Tuesday, January 12, 2010

Silent Majority Who Support Rail Told To Go Public

The Honolulu Advertiser today continues its consistent support for the Honolulu rail project. Both local newspapers have never wavered in that support, and today, the Advertiser calls out the silent majority to speak up.

Here’s the challenge: Show up at the Governor-sponsored one-sided presentation by the American Institute of Architects, Hawaii Chapter, on Monday in the State Capitol Auditorium. Speak up for rail in terms that can’t be mistaken.

This event is quite amazing. The invitation some received (not us) “cordially invites you to attend a special panel presentation…. This presentation will provide an opportunity for you to learn more about and ask questions regarding this major proposed project on Oahu.”

I supposed you could say this is about learning “more” since it’s impossible to learn “less,” but in this case, “more” represents the views of only some architects within the AIA. Other local architects disagree. Shouldn’t a government-sponsored event have some semblance of objectivity and balance?

Of course it should. This is the crazy atmosphere a vocal minority of anti-railers has managed to create here. The State government can hold a panel discussion about the biggest project in Hawaii’s history and make it slanted from the start!

The editorial’s first sentence says it nicely:

“It smells like politics on the rail transit front.”

You bet it does – and throw in bad decision-making by public officials, too. Someone posted a comment below the editorial’s online presence that attendees to this one-sided AIA PowerPoint show are advised to park either in the lot beneath the Capitol or across the street in the Department of Health lot.
That's right -- park. There’s no information in the invitation about bus routes that serve the Capitol. That omission says a lot about the mindset of the decision-makers who work on the Executive level of the Hawaii State Capitol on behalf of all citizens.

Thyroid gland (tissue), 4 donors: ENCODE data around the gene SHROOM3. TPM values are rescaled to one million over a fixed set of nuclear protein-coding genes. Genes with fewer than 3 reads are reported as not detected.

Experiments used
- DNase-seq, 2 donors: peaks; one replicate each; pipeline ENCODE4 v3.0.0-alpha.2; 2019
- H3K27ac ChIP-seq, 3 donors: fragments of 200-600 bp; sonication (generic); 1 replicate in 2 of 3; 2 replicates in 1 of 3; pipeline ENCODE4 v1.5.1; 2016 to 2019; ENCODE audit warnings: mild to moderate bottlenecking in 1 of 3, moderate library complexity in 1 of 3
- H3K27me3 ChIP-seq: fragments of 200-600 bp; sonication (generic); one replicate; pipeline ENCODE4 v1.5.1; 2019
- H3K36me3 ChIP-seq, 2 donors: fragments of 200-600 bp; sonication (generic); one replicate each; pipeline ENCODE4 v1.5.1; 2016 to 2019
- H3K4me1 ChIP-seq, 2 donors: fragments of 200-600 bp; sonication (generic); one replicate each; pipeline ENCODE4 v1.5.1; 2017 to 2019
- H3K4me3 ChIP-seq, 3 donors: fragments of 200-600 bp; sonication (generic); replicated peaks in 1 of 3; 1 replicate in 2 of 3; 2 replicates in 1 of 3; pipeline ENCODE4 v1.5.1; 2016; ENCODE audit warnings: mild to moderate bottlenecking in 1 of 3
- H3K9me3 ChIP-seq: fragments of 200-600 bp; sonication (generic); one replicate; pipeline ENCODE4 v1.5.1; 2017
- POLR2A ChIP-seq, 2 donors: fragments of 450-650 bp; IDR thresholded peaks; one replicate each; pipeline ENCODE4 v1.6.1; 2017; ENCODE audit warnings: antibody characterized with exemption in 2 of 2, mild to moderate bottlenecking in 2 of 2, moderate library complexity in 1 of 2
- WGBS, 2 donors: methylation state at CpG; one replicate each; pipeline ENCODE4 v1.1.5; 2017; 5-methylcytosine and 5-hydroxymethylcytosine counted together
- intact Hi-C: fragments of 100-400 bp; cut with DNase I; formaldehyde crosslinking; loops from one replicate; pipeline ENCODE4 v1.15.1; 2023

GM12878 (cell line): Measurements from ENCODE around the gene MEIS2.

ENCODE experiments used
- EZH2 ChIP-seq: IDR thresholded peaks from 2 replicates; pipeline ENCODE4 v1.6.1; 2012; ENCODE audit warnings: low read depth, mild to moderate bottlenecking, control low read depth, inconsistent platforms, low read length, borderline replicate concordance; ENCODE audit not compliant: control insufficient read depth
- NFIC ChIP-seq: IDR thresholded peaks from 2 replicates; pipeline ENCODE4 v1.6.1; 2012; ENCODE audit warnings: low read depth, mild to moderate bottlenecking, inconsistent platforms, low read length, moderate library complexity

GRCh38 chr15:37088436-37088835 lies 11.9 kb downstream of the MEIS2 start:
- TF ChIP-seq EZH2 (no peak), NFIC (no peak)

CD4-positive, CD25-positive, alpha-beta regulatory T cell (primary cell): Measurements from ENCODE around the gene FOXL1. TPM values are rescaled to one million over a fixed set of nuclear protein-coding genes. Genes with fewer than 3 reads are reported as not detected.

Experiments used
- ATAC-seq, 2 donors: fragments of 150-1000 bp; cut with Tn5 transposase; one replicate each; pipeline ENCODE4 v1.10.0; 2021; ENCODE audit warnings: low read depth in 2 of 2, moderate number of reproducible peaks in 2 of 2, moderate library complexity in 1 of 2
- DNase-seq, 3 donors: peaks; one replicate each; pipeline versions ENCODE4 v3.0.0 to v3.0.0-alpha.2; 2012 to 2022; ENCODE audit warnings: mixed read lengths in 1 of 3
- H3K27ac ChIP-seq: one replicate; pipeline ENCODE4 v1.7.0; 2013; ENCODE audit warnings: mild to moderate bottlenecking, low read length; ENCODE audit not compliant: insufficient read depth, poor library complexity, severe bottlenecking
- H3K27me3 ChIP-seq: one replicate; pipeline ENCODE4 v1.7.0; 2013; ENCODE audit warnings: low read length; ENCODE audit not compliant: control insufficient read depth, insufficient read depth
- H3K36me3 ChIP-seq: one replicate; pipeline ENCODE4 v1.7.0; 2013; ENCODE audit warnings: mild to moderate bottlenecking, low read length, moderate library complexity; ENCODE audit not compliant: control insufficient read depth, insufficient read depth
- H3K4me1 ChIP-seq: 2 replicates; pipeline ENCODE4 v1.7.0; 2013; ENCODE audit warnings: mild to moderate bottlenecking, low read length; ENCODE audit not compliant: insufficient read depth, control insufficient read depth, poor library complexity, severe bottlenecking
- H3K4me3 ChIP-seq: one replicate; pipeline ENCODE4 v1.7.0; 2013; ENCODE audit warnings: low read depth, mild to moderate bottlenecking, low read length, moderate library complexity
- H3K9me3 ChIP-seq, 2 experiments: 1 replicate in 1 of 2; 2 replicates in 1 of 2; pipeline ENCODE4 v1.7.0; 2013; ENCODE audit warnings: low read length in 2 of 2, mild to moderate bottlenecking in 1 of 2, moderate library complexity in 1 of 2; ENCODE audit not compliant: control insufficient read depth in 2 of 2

Transit riders? Forget about it.


Anonymous said...

I drive my hybrid to work most of the time. If I don't catch the bus that's right down the street what makes you think I'm going to catch the rail? Kapolei's building up nicely, more jobs going on that side, people working online and going to school online. If I don't drive in to work, I work remotely at home. Still can't convince me to say YES to the rail. The people in Waianae/Maili still have to find a way to Kapolei to get to the rail.

Doug Carlson said...

You may be one of the many who won't take rail; I'm sure you know that most commuters won't. But others will find rail as convenient as you find it unworkable. Millions do around the world each day and take grade-separated transit to avoid traffic completely!

And no matter how much at-home work grows in the years ahead, the population and traffic will grow faster. Traffic congestion will become worse, and without the rail alternative, there will be NO WAY to avoid it.

I urge you to think once again about becoming a rail supporter. Honolulu is perfect for a rail line -- long and narrow, with our population constricted between mountains/ag land and the ocean. Without rail, commuters, students, everyone will be destined to being victims of congestion for decades to come.